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Lesson Plan

Thinking Inductively: A Close Reading of Seamus Heaney’s “Blackberry Picking”

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Thinking Inductively: A Close Reading of Seamus Heaney’s “Blackberry Picking”

Grades 9 – 12
Lesson Plan Type Standard Lesson
Estimated Time Two 50-minute sessions
Lesson Author

Lane Dye

Lane Dye

Kennesaw, Georgia

Publisher

National Council of Teachers of English

 

Overview

Featured Resources

From Theory to Practice

 

OVERVIEW

This lesson uses Seamus Heaney's "Blackberry Picking" to ease students' fear of analyzing poetry by teaching them an inductive strategy to unlock meaning. First, students list and look for patterns among the images, diction, and figurative language they notice in the poem, and then "lump" list items into categories. They then apply these categories to the poem's structure to determine meaning. Next, students use an online tool to create graffiti drawings that represent the poem's message, supporting their conclusions with specifics from the poem. Once discussion of the poem is complete, students realize that they have just demonstrated their ability to explicate a poem in order to support a theme statement if asked to write about a poem's meaning.

This lesson plan was developed as part of a collaborative professional writing initiative sponsored by the Kennesaw Mountain Writing Project (KMWP) at Kennesaw State University.

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FEATURED RESOURCES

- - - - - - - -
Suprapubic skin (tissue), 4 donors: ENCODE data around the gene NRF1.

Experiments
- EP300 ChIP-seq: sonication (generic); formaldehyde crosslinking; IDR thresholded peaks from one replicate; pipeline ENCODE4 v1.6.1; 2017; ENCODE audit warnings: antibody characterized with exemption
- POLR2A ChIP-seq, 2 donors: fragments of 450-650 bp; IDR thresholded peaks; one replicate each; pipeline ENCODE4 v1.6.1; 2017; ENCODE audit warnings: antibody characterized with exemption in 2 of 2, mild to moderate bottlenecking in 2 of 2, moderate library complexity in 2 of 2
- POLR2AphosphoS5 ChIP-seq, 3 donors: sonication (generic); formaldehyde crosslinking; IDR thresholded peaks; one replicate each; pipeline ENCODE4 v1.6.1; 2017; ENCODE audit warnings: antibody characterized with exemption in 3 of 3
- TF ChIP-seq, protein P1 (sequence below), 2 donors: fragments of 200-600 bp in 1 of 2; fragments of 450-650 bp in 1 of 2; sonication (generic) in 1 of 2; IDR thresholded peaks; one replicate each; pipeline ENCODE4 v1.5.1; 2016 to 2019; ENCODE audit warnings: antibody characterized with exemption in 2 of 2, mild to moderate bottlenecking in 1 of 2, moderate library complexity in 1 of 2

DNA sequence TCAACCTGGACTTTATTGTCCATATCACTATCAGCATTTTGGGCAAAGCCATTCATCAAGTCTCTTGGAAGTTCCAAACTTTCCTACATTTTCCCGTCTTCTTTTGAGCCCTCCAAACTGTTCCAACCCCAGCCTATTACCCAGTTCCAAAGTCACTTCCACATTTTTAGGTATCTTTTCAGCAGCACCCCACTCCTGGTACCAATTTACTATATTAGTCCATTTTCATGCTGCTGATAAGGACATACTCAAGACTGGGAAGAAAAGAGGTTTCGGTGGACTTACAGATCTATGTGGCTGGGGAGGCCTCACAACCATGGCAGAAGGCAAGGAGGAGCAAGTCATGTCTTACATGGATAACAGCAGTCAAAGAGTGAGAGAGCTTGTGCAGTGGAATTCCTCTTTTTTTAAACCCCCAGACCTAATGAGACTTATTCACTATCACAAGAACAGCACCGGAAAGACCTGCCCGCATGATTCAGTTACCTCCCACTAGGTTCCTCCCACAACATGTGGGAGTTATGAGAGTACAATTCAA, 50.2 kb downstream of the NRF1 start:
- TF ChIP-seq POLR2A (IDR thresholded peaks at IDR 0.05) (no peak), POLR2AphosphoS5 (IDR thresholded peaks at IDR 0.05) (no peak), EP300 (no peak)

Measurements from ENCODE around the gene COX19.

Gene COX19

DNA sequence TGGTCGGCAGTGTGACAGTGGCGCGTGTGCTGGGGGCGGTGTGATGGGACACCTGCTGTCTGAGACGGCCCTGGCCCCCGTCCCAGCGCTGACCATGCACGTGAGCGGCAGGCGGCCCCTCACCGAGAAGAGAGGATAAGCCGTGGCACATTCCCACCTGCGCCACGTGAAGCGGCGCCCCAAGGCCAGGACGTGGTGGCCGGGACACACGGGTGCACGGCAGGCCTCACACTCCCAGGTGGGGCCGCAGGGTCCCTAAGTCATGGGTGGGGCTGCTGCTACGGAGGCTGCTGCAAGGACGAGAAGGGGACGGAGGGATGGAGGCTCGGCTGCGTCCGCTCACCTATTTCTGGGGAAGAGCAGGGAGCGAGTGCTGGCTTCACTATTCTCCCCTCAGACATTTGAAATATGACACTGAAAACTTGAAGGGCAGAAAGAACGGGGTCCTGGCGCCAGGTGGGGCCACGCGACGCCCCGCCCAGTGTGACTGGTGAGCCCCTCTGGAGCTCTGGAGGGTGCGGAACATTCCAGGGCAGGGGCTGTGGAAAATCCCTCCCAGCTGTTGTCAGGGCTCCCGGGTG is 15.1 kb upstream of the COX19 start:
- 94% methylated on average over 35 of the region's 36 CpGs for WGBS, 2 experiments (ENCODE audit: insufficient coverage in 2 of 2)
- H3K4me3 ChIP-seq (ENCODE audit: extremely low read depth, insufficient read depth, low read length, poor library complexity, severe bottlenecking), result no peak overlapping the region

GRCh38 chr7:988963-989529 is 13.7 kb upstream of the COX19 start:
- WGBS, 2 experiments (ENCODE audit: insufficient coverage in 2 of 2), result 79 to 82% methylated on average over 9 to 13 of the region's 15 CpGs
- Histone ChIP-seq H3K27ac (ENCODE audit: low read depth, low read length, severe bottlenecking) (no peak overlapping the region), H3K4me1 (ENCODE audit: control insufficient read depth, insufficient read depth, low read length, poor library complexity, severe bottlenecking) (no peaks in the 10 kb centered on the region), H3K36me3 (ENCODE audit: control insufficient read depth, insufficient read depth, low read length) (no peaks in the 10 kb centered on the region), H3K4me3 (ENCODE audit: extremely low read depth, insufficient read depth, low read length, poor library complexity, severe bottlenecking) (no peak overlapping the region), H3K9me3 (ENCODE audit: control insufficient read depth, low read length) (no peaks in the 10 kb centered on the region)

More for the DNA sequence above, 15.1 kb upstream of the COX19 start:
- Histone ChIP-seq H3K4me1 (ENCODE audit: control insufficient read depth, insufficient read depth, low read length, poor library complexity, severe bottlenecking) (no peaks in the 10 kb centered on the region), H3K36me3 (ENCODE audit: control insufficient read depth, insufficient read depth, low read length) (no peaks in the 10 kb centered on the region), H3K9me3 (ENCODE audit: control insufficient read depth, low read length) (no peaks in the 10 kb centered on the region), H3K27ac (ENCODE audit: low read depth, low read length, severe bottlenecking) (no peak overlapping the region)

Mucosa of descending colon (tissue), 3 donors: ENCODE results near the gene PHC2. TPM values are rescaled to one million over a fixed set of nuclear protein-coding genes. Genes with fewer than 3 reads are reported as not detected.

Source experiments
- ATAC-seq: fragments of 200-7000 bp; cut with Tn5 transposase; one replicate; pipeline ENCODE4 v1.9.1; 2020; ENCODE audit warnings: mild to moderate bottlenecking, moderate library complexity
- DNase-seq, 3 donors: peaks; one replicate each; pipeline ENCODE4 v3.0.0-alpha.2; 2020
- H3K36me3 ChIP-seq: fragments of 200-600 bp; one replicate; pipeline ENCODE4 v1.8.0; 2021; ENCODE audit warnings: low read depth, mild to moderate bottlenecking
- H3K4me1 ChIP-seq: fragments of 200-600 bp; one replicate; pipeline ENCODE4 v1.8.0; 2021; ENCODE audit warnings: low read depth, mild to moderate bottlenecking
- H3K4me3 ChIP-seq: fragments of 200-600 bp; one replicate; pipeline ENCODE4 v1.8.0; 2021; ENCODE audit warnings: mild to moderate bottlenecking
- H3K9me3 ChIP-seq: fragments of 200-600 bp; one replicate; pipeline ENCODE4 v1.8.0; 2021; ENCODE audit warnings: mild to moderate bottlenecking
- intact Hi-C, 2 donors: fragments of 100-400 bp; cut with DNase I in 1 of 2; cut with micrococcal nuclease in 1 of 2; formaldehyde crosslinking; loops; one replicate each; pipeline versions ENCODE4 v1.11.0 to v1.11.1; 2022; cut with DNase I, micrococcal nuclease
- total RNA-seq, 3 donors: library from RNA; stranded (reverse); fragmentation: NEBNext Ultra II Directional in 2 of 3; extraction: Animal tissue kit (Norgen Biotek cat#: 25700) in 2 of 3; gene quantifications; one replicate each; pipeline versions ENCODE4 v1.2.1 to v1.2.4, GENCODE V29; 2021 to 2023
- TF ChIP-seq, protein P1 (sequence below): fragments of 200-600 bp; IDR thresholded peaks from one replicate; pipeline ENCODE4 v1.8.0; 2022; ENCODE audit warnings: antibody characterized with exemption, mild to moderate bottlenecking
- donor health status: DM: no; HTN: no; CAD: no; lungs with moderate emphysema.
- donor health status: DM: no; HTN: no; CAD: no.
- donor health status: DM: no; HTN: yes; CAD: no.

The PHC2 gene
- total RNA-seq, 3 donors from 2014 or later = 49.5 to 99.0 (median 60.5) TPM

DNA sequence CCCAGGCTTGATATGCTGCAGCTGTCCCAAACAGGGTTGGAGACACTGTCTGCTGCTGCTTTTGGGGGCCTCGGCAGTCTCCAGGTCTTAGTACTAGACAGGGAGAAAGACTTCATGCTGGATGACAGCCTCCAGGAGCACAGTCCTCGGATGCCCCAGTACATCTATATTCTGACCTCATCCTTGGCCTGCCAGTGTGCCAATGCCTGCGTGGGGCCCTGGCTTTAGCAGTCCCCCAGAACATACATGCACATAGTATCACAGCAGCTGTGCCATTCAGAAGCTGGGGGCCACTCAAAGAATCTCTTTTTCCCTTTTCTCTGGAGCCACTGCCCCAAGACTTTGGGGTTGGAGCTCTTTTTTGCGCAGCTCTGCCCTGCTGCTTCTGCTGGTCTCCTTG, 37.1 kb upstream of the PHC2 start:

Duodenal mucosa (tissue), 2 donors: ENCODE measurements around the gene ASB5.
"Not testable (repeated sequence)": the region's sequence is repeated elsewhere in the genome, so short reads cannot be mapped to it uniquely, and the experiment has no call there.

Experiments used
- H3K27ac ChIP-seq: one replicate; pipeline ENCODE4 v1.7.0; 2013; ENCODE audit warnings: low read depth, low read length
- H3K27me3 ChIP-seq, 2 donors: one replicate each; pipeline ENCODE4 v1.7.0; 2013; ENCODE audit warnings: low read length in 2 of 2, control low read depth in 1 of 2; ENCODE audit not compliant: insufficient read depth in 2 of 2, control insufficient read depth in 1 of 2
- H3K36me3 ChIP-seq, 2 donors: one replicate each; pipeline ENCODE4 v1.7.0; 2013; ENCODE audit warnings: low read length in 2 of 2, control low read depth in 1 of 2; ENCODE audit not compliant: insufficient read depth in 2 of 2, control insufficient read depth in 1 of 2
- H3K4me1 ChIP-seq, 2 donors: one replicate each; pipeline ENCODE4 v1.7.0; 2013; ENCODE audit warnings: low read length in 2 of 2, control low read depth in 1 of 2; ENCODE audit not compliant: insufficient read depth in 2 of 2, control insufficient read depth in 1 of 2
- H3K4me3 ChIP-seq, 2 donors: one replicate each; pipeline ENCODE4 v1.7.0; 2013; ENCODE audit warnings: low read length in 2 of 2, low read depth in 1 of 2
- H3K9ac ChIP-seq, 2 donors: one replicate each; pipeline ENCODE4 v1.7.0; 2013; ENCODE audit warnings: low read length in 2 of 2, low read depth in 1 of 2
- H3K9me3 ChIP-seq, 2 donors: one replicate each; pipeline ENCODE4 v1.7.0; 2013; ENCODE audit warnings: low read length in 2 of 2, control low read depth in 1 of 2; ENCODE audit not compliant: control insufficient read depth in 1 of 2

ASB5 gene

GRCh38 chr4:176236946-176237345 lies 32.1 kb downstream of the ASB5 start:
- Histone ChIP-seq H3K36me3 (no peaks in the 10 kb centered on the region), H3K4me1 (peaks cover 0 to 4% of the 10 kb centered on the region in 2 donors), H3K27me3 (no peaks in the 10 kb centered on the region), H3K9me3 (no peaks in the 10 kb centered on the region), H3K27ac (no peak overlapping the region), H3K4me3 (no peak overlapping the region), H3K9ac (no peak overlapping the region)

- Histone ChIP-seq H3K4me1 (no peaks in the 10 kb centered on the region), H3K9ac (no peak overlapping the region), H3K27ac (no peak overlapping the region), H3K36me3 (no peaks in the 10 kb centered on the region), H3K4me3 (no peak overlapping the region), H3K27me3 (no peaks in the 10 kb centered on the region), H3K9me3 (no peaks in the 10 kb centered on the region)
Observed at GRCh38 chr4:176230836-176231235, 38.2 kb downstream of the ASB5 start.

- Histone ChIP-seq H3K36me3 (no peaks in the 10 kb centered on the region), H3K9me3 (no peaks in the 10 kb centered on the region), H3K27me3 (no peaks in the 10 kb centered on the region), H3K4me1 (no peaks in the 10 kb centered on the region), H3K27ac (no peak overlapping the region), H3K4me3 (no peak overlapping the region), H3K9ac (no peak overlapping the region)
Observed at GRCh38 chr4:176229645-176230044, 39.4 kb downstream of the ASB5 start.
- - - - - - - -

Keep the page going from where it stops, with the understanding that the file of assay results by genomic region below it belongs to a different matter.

Literary Graffiti Interactive: Using this online tool, students draw images about a text they are reading. They can also write a summary of the text, an explanation of their drawing, and how the drawing is significant to the text.

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FROM THEORY TO PRACTICE

In his article "The First Shall Be Last: Writing the Essay Backwards," Jeff House reminds us that "we cannot begin with the very thing we are trying to end with. We must tease out the answer, allowing the mind to go through its natural, and logical, procedure." If we expect students to determine a general statement themselves, they need to be taught how to "tease out the answer" by using what they do know as the key to unlocking what they don't know.

When students are taught to read an unfamiliar poem inductively, they notice patterns emerge among the imagery, details, and figurative language, and when considered along with the poem's structure, these specifics lead to the theme. The analytical skills taught through this strategy not only enable students to make a theme statement and support it with specifics from the poem but also, as House states, "increase [a student's] ability to grasp the inner working of an artistic piece."

Further Reading

House, Jeff. "The First Shall Be Last: Writing the Essay Backwards." English Journal 82.6 (October 1993): 26-28.

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